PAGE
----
God’s Grasshoppers


©iStock.com/ fstop123

©iStock.com/ fstop123

“To ourselves we seemed like grasshoppers” (Numbers 13:33, HCSB).

How’s that for thriving self-esteem? Lay that one on your therapist and you’re liable to get another year of appointments tacked on for bad behavior.

Yet as it turns out, this self-assessment, brought back to the Israelite camp by the spies who scoped out Canaan, was right on target. Its accuracy was proven within a few days when the Israelites, caught up in the power of positive thinking, tried to enter Canaan on their own. They ended up retreating before their enemies just as fast as their little grasshopper legs could carry them (Number 14:39-45).

And look at the effect that this accurate appraisal had on the people. They cried (14:1), complained (verse 2), got melodramatic (verses 2-3), and threatened to run away (verse 4). Parents will have no trouble recognizing this scenario: It’s what little kids do when things don’t go their way.

There was nothing wrong with the spies’ self-assessment. They really were like grasshoppers compared to the giants in the land. The problem that kept them from realizing their destiny and turned them into a nation of children wasn’t related to poor self-esteem. The problem was one of poor God-esteem.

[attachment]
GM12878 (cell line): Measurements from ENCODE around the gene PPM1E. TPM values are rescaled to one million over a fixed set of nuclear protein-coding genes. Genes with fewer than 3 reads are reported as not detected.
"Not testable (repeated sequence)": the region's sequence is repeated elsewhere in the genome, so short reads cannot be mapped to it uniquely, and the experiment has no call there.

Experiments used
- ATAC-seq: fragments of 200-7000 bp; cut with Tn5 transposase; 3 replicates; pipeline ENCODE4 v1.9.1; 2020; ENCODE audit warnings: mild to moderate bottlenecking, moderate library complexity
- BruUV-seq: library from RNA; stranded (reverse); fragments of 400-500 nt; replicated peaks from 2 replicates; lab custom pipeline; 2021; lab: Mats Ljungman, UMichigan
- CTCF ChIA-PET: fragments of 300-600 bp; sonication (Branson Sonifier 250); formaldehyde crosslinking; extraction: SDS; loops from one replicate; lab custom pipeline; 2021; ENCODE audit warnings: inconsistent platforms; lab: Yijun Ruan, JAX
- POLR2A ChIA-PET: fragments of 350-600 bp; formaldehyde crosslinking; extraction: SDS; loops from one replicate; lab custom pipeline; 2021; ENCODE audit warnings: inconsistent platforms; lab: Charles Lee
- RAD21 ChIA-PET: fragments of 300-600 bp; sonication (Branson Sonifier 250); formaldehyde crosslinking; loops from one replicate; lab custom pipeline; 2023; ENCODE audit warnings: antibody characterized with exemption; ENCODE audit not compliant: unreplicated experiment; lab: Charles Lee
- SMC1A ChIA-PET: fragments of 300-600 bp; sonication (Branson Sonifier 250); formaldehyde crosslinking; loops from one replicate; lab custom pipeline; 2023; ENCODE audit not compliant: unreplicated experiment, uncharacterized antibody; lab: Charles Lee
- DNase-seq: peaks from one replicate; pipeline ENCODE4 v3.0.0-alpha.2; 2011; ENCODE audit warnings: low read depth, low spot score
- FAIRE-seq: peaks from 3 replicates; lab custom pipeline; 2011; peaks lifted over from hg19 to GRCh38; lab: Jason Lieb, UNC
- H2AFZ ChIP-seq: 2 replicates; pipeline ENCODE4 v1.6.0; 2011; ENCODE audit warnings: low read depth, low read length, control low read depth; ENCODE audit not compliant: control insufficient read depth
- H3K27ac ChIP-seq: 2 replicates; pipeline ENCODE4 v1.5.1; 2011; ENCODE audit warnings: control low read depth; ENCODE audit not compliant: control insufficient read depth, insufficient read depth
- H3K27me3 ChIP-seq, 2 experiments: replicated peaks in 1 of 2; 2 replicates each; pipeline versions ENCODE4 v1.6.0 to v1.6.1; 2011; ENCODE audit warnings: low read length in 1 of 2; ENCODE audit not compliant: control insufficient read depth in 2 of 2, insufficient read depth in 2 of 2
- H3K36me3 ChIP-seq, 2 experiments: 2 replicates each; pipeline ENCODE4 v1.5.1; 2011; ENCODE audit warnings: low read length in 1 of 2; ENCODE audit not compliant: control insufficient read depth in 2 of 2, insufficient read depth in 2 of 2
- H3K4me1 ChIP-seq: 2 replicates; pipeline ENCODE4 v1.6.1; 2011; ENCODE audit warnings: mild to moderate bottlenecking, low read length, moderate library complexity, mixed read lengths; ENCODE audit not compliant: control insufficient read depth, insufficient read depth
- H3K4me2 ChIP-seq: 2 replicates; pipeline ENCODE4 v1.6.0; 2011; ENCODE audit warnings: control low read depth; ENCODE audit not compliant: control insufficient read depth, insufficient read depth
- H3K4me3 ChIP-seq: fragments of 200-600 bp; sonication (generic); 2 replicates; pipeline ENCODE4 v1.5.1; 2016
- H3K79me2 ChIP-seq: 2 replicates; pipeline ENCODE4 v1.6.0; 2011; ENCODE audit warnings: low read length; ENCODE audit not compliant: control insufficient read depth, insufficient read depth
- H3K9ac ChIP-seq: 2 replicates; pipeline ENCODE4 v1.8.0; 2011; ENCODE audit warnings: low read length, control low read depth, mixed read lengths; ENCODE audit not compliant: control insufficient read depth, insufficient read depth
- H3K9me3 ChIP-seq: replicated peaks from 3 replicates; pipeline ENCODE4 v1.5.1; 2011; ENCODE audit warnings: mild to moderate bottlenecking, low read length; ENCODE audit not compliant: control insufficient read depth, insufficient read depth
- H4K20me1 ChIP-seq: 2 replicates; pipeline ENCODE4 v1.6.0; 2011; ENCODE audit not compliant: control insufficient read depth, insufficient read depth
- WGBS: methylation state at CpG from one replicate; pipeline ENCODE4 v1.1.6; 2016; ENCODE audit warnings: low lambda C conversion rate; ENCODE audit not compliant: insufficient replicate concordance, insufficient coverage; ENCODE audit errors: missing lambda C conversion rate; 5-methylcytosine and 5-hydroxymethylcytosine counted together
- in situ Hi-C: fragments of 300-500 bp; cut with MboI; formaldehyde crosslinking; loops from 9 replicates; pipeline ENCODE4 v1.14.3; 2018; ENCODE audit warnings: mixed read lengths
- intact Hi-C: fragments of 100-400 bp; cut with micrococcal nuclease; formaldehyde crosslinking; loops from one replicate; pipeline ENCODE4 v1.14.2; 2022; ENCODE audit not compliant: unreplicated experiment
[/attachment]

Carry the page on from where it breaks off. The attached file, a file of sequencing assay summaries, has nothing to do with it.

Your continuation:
Two of the spies, Caleb and Joshua, understood this. They didn’t argue about the facts or the accuracy of the evaluation. They merely pointed out the factor that the others had forgotten: God.

The other 10 spies said, “We can’t go up against the people because they are stronger than we are!” (Num. 13:31).

Caleb and Joshua answered, “Their protection has been removed from them, and the Lord is with us” (14:9); “He will bring us into this land … and give it to us” (verse 8). Basically they said, “Yup, we are grasshoppers. But we’re God’s grasshoppers.”

It was this God-centered attitude that set Caleb and Joshua apart from the rest of the camp. They were not smarter or more talented. They did not have an inflated self-image. They were not swept up in some charismatic leader’s feel-good movement. They merely had faith.

And that’s something we each have available to us—God offers it as a gift (Ephesians 2:8). We don’t have to be the smartest, strongest, most talented, and best-looking person on the planet to accomplish something meaningful. Even the weakest grasshopper who partners with God can conquer nations.

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